GABLE v. TARGET CORPORATION et al
MEMORANDUM ORDER, this case shall be REMANDED to the Superior Court of New Jersey, Atlantic County; CASE CLOSED. Signed by Judge Renee Marie Bumb on 2/24/15. (js)
IN THE UNITED STATES DISTRICT COURT
FOR THE DISTRICT OF NEW JERSEY
Civil No. 15-cv-1350 (RMB/JS)
TARGET CORPORATION, et al.,
This matter comes before the Court upon its own motion.
February 20, 2015 Defendant Target Corporation (the “Defendant”)
removed this action to this Court, relying upon diversity of
citizenship to establish federal subject-matter jurisdiction.
According to the underlying complaint, Plaintiff Bridget Gable
visited Defendant’s Hamilton New Jersey store on September 19,
(Compl. ¶ 1).
She alleges that she “was caused to slip
and become injured as a result of a defective and unreasonably
dangerous condition upon the aforesaid premises which condition
was cause by the negligent acts and/or omissions of one or more
of the Defendants.” (Compl. ¶ 3).
Plaintiff claims to have
suffered unspecified injuries and losses.
The Notice of Removal summarily alleges that the amount in
controversy exceeds $75,000 as required by 28 U.S.C. § 1332.
Defendant seeks to support removal by stating that Plaintiff’s
counsel has refused to execute a stipulation of damages of less
(Ntc. Rmvl. ¶ 9).
As is proper under the New
Jersey Court Rules, the Complaint does not plead a specific
amount of monetary damages. N.J. Ct. R. 4:5-2 ("If unliquidated
money damages are claimed in any court, other than the Special
Civil Part, the pleading shall demand damages generally without
specifying the amount.").
However, Defendant could have
obtained this information through a procedural mechanism
designed for this very purpose.
New Jersey Court Rule 4:5-2
Upon service of a written request by another party, the
party filing the pleading shall within 5 days after service
thereof furnish the requesting party with a written
statement of the amount of damages claimed . . . .
It appears Defendant never requested a statement of damages from
Plaintiff, since it did not submit any such documentation to the
Defendant offers no other support for the proposition
that the amount in controversy exceeds $75,000.
As an initial matter, the Court notes that it has
repeatedly held that a plaintiff’s refusal to enter into a
stipulation limiting its recovery is not sufficient to sustain
an allegation of $75,000 in controversy.
See, e.g., Martin v.
Wal-Mart Stores, Inc., 709 F. Supp. 2d 345, 350 (D.N.J. April
30, 2010) (“One may not reasonably infer from Plaintiff’s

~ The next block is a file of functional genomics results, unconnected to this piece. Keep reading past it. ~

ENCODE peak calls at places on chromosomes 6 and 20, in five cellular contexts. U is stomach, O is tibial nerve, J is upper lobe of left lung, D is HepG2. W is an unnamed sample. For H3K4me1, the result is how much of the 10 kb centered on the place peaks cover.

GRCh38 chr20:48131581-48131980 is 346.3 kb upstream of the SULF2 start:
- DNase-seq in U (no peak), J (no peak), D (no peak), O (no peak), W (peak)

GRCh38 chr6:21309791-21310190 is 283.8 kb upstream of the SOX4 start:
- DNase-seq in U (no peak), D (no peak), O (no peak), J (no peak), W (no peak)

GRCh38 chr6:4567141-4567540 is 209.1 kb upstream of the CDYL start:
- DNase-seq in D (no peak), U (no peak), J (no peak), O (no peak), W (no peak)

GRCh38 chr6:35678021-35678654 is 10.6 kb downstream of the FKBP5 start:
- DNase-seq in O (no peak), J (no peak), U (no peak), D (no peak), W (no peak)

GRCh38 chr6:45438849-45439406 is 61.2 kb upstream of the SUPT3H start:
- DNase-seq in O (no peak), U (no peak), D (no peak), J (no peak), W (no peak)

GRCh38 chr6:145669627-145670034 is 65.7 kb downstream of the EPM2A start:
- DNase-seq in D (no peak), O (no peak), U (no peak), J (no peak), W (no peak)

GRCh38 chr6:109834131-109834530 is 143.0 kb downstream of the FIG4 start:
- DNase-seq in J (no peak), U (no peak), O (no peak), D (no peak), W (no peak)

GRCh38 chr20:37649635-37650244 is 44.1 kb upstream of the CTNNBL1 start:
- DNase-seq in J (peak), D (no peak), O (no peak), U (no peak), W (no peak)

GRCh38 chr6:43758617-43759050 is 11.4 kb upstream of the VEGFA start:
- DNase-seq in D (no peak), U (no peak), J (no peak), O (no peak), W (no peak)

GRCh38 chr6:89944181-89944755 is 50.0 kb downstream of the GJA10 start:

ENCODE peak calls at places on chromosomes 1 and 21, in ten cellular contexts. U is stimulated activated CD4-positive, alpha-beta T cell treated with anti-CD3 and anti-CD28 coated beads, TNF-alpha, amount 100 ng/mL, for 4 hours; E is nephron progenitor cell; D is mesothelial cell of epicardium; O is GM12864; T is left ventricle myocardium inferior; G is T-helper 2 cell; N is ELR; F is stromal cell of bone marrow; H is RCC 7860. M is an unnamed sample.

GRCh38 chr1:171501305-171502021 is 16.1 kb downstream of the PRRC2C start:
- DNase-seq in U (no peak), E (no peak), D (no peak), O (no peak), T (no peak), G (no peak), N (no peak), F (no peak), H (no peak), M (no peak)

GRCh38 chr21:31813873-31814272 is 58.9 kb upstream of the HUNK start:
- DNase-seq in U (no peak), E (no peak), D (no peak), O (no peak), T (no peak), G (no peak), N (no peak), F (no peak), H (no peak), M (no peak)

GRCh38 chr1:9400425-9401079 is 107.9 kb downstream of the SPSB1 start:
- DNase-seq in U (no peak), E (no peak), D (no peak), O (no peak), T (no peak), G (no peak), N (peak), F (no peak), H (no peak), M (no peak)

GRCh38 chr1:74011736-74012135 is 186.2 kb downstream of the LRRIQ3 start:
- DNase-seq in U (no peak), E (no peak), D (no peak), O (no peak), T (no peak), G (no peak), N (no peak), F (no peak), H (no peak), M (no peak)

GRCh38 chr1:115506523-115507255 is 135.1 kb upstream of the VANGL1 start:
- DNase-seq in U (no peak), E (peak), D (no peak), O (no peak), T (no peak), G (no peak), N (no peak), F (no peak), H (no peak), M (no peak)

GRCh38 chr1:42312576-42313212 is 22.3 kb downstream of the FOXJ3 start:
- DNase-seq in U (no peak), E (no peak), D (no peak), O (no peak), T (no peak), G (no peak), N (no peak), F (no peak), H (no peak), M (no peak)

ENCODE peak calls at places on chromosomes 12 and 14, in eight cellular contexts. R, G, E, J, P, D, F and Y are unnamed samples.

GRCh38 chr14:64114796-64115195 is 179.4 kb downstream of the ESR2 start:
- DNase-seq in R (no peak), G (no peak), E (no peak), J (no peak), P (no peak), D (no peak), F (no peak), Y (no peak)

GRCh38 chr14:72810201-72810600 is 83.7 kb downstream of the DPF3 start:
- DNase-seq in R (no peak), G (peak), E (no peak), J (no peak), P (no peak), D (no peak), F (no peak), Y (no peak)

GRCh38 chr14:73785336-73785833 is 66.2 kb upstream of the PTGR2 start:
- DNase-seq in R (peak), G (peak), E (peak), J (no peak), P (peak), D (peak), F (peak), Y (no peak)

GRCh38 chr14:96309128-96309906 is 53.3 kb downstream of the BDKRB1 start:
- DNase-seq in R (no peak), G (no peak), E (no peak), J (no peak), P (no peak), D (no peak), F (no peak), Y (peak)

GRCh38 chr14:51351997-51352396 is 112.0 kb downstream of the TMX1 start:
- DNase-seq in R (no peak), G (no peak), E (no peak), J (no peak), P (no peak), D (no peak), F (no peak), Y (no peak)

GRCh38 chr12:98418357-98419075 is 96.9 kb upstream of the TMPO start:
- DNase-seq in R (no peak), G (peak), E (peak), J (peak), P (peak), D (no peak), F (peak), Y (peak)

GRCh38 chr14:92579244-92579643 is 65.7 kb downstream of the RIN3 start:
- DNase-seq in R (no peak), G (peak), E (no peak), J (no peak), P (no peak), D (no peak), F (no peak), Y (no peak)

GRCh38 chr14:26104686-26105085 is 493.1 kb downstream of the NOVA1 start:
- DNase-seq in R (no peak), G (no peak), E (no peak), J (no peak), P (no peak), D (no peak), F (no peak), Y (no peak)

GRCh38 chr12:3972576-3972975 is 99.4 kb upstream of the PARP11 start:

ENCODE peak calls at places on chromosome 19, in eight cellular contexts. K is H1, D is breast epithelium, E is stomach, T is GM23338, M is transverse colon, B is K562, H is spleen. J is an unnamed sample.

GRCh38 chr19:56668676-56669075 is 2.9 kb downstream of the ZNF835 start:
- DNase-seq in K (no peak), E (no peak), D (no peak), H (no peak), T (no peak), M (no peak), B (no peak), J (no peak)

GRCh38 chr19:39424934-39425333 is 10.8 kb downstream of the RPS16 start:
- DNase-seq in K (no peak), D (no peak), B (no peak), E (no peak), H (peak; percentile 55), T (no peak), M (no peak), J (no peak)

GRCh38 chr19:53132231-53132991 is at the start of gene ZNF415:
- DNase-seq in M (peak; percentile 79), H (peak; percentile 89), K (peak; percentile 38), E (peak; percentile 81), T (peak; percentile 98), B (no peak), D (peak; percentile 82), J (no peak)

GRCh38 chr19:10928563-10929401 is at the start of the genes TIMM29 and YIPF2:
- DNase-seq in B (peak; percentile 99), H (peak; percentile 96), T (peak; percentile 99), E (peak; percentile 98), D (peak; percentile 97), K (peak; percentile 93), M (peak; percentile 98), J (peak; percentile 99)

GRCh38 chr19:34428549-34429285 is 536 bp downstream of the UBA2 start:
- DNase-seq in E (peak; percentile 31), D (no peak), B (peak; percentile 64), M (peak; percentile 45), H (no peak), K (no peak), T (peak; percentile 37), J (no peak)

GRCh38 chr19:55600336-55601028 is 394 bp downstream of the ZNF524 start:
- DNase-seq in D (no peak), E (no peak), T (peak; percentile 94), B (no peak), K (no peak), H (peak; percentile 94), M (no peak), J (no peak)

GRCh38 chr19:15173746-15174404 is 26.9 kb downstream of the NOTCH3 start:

‘refusal’ to stipulate to a limitation on her claims that the
claims are reasonably likely to exceed $75,000.”); Inferrera v.
Wal-Mart Stores, Inc., No. 11-1331 (D.N.J. March 11, 2011);
Hober v. Wal-Mart Stores, Inc., No. 11-187 (D.N.J. Jan. 13,
Moreover, it is well-settled that a removing defendant
carries the burden of establishing the requisite amount in
Russ v. Unum Life Ins. Co., 442 F. Supp. 2d 193,
199 (D.N.J. 2006) (citing Boyer v. Snap-On Tools Corp., 913 F.2d
108, 111 (3d Cir. 1990)).
The Third Circuit has cautioned that
§ 1441 must be strictly construed against removal “so that the
Congressional intent to restrict federal diversity jurisdiction
is honored.” Samuel-Bassett v. KIA Motors America, Inc., 357
F.3d 392, 396 (3d Cir. 2004) (internal citations omitted).
“Because lack of jurisdiction would make any decree in the case
void and the continuation of the litigation in federal court
futile, the removal statute should be strictly construed and all
doubts should be resolved in favor of remand.”
Abels v. State
Farm Fire & Cas. Co., 770 F.2d 26, 29 (3d Cir. 1985) (internal
citations omitted); see also Steel Valley Authority v. Union
Switch & Signal Div., 809 F.2d 1006, 1010 (3d Cir. 1987) (“It is
settled that the removal statutes are to be strictly construed
against removal and all doubts should be resolved in favor of
remand.”) (citing Abels).
Thus, a removing party must provide
more than mere speculation or tenuous inferences about the
amount in controversy to satisfy its burden.
Russ v. Unum Life
Ins. Co., 442 F. Supp. 2d 193, 198 (D.N.J. 2006) (“[M]ere
speculation that a claim will exceed the jurisdictional amount
is not enough to confer jurisdiction.”); Valerio v. Mustabasic,
Civ. No. 07-534, 2007 WL 2769636, *4 (D.N.J. Sept. 21, 2007). In
other words, “if this Court has to guess” at whether the
jurisdictional threshold has been met, then the “defendant has
not proved its point.” Valerio, 2007 WL 2769636 at *4 (internal
Here, the amount in controversy is speculative at best,
given Plaintiff’s unspecified injuries and losses.
“injuries” in the Complaint coupled with a refusal to stipulate
does not suffice to prove that this court has jurisdiction.
Martin, 709 F.
Supp. at 350 (“The Court should not be rendered
powerless to question whether virtually any simple negligence
claim satisfies the amount-in-controversy requirement because a
plaintiff’s mere assertion of injury creates some possibility
that his recovery might exceed the jurisdictional minimum.”).
ACCORDINGLY, IT IS on this, the 24th day of February 2015,
hereby ORDERED that this case shall be REMANDED to the Superior
Court of New Jersey, Atlantic County; and it is further
ORDERED that the Clerk of the Court shall CLOSE this file
in this matter.
s/Renée Marie Bumb
RENÉE MARIE BUMB
UNITED STATES DISTRICT JUDGE
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